The Vow of Socrates
MetadataShow full item record
CitationNagy, G. 2015.04.17. "The Vow of Socrates." Classical Inquiries. http://nrs.harvard.edu/ urn-3:hul.eresource:Classical_Inquiries
AbstractIn Plato’s Phaedo 118a, we read this description of the very last seconds before Socrates died from the poison that pervaded his body after he was forced to drink the potion of hemlock that the State had measured out for his execution:
Then he uncovered his face, for he had covered himself up, and said—this was the last thing he uttered—“Crito, I owe the sacrifice of a rooster to Asklepios; will you pay that debt and not neglect to do so?”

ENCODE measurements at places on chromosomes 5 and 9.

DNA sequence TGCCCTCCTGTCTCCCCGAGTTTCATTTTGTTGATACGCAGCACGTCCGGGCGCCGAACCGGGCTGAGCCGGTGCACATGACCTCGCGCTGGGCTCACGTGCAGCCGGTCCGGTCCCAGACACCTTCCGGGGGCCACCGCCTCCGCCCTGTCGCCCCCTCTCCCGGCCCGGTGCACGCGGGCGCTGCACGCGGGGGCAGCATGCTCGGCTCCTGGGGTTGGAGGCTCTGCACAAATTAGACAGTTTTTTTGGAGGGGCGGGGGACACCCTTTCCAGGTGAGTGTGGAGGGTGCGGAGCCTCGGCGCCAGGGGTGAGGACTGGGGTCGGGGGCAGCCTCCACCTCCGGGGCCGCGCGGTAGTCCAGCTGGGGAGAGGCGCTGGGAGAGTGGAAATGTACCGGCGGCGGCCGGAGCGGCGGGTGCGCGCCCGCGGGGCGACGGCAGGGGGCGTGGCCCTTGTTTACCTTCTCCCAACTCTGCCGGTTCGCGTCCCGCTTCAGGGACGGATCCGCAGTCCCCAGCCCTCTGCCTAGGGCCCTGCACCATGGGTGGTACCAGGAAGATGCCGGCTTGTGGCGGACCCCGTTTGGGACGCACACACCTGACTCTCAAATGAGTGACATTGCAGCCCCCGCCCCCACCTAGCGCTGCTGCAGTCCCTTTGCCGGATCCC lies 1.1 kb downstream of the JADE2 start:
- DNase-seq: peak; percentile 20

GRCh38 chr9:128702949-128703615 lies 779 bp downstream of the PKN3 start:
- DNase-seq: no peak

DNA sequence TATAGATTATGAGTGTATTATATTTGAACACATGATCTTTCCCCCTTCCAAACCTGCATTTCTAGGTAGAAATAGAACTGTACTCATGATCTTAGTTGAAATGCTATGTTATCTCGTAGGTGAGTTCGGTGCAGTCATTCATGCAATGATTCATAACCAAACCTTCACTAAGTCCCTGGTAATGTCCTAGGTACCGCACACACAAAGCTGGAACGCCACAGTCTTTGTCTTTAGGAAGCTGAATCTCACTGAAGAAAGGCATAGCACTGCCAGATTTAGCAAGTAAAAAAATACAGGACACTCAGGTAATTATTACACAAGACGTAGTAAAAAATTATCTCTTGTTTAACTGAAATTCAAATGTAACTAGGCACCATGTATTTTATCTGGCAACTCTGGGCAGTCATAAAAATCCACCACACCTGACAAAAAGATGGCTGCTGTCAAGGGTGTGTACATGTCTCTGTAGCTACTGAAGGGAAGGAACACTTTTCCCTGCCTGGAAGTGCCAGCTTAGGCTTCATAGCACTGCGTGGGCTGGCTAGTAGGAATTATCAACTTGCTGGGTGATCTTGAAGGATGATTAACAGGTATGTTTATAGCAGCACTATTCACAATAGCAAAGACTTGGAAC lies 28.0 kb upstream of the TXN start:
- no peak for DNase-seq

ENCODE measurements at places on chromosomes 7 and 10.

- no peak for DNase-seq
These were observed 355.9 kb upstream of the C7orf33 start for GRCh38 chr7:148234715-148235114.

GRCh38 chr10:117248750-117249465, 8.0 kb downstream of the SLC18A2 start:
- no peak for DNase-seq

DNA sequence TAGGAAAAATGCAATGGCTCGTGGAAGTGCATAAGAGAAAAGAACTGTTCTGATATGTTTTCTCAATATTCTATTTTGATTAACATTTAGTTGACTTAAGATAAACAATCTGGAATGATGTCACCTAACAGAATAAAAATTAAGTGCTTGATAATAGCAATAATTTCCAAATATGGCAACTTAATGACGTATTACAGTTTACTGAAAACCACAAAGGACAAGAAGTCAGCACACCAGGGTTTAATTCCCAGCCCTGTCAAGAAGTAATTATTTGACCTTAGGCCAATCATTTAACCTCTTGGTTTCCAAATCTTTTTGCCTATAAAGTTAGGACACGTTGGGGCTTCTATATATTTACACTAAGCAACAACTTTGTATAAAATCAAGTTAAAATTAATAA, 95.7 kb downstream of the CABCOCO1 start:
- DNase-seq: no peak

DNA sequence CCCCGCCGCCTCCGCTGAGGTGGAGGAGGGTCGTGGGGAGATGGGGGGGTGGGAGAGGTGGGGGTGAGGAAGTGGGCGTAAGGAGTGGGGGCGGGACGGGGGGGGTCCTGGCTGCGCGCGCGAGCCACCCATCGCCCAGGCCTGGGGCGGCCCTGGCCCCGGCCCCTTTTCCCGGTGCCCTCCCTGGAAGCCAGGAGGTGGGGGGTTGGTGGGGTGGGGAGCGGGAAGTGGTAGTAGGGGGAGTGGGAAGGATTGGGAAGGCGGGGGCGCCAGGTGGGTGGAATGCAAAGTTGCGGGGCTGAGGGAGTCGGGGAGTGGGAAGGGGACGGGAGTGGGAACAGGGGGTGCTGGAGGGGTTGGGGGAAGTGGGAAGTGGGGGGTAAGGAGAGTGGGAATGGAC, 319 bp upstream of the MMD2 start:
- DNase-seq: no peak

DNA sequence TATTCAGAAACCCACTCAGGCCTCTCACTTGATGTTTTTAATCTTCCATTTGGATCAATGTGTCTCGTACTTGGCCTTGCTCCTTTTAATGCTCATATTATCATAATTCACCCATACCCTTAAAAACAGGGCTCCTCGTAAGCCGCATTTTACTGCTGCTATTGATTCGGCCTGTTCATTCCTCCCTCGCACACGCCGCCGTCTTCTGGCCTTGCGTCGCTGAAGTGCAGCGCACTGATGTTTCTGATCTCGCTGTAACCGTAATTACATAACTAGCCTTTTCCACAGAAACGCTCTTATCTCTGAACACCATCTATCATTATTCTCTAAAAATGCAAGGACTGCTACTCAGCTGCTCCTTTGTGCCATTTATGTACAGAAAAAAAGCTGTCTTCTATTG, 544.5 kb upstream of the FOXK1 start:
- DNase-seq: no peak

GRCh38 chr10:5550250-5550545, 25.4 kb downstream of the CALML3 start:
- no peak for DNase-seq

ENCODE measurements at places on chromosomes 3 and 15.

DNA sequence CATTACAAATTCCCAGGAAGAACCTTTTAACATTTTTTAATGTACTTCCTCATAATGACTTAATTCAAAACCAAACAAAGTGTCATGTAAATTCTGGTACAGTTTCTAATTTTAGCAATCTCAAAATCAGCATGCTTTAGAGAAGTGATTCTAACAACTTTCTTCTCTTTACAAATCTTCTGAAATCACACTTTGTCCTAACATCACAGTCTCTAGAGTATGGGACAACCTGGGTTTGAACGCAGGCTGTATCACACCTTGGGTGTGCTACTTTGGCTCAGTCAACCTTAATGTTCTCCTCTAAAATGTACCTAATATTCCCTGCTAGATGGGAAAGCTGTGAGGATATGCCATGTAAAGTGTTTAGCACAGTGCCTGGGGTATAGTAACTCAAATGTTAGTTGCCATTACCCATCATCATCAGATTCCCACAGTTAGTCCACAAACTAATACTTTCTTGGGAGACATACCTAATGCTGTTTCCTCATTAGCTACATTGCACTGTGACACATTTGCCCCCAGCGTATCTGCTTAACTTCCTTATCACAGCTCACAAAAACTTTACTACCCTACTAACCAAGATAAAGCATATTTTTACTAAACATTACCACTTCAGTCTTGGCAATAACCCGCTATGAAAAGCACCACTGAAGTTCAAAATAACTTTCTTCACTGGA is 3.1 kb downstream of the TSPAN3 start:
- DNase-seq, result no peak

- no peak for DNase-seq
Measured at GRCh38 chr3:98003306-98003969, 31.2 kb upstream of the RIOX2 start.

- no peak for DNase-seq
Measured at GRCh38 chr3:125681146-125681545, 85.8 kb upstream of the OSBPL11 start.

These last words ever spoken by Socrates, as quoted in Plato’s Phaedo, are referring to a ritual performed by worshippers of the cult hero Asklepios. It seems as if Socrates had made a vow to perform such a ritual.
Citable link to this pagehttps://nrs.harvard.edu/URN-3:HUL.INSTREPOS:37374669
- CHS Classical Inquiries